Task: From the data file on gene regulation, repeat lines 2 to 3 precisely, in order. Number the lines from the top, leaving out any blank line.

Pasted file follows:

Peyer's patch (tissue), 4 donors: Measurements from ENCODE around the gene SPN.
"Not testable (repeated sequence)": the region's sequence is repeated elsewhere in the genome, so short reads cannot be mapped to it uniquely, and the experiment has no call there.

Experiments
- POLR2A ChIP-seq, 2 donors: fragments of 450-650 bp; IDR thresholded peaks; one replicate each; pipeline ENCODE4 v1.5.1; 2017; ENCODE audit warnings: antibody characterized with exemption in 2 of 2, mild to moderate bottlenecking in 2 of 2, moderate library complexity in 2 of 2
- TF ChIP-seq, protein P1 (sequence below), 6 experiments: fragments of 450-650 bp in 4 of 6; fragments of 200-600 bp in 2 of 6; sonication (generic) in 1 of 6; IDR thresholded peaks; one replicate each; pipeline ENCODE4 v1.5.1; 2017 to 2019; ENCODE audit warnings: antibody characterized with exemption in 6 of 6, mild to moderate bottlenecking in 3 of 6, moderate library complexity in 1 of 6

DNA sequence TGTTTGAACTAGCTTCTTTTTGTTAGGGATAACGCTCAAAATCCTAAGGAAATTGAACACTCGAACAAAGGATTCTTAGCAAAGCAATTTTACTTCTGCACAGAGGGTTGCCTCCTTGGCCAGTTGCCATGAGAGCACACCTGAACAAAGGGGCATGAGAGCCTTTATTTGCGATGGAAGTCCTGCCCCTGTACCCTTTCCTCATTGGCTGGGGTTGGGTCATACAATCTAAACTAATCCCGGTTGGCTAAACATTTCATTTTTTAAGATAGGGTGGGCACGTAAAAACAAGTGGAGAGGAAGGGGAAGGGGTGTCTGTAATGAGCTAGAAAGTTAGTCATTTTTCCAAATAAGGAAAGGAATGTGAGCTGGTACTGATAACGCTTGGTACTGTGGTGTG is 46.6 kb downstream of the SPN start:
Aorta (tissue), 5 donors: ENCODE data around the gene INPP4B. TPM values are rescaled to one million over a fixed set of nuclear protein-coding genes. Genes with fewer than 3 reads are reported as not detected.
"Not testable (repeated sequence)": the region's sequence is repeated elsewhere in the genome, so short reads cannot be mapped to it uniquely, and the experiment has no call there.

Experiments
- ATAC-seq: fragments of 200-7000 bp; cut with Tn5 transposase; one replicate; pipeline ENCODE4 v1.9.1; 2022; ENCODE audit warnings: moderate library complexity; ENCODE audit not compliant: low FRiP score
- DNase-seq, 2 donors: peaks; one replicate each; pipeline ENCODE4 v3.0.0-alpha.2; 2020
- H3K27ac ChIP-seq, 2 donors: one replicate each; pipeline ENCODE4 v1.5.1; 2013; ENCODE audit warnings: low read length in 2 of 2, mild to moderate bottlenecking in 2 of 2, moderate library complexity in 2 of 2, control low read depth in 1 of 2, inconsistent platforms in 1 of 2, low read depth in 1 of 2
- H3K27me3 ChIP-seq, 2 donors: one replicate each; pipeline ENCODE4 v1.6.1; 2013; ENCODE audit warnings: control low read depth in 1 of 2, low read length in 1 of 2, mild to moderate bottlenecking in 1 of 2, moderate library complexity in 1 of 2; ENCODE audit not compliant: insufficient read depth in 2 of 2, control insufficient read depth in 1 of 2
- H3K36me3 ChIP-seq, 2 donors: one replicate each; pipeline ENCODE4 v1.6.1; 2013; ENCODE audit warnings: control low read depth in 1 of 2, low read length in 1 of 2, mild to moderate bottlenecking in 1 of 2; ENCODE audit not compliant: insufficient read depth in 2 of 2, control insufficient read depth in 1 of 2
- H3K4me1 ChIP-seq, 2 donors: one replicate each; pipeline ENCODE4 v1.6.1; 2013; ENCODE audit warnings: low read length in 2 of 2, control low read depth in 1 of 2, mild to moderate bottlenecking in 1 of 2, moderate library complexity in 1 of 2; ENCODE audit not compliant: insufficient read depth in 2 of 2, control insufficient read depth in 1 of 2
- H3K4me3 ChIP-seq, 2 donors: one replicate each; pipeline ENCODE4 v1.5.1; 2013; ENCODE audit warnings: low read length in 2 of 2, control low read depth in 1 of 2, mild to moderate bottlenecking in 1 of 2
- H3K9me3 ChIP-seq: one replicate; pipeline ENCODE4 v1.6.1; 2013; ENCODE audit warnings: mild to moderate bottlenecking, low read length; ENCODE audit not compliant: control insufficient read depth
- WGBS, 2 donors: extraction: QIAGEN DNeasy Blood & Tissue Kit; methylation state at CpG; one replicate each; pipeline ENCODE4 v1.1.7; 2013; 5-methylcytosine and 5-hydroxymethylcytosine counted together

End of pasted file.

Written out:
"Not testable (repeated sequence)": the region's sequence is repeated elsewhere in the genome, so short reads cannot be mapped to it uniquely, and the experiment has no call there.

Experiments